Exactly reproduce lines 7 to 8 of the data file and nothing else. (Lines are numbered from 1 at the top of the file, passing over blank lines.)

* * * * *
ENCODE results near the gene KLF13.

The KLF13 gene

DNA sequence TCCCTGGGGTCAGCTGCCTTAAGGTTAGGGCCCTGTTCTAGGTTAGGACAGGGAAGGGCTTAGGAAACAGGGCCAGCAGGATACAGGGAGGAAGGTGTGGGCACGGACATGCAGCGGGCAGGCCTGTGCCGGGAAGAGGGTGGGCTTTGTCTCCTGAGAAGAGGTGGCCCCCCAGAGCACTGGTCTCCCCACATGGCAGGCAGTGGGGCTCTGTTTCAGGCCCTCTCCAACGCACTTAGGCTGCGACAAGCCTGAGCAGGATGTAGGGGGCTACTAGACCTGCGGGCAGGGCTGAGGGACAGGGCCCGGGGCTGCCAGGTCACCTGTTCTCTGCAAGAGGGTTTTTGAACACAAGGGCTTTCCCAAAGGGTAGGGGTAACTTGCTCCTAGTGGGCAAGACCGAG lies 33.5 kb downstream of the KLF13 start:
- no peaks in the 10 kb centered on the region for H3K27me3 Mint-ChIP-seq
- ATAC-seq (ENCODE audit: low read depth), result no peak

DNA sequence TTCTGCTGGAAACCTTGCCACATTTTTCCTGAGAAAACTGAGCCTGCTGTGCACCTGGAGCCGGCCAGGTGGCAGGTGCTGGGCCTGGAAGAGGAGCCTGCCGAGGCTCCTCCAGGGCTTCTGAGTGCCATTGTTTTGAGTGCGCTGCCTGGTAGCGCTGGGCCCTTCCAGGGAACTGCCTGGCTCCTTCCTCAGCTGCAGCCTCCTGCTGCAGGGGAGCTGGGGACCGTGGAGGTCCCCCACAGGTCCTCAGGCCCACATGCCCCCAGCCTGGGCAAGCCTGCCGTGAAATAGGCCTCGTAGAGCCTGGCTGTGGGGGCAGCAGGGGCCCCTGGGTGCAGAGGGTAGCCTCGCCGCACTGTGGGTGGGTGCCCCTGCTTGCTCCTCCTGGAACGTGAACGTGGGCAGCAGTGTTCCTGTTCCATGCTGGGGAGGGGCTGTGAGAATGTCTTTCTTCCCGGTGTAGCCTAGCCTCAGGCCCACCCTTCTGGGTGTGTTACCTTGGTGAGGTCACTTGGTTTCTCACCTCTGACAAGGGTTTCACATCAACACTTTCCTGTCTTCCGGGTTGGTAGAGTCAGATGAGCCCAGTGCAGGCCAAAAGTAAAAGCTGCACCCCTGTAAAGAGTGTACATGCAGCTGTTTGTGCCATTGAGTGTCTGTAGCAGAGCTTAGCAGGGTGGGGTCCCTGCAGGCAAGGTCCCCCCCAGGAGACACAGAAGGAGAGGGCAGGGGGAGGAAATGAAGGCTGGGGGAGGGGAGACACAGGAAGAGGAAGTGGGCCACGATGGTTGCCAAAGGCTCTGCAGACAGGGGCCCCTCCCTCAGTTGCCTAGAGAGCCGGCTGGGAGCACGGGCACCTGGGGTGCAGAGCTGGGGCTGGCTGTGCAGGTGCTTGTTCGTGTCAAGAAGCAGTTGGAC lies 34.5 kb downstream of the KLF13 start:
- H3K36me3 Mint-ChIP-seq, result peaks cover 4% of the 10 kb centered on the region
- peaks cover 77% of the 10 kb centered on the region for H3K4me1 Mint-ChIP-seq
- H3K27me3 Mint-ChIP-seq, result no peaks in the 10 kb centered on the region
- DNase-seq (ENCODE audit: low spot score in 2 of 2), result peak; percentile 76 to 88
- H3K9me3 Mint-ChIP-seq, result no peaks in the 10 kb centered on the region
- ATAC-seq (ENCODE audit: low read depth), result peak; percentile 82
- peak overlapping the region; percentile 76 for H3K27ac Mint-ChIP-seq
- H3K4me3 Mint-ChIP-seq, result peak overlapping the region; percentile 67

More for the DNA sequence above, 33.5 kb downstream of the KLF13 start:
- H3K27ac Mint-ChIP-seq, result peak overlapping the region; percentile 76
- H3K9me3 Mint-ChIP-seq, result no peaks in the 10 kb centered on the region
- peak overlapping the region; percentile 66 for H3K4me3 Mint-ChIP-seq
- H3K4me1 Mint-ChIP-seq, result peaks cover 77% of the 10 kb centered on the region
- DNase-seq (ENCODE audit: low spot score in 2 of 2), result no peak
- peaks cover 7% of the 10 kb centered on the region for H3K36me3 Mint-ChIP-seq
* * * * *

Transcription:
- H3K36me3 Mint-ChIP-seq, result peaks cover 4% of the 10 kb centered on the region
- peaks cover 77% of the 10 kb centered on the region for H3K4me1 Mint-ChIP-seq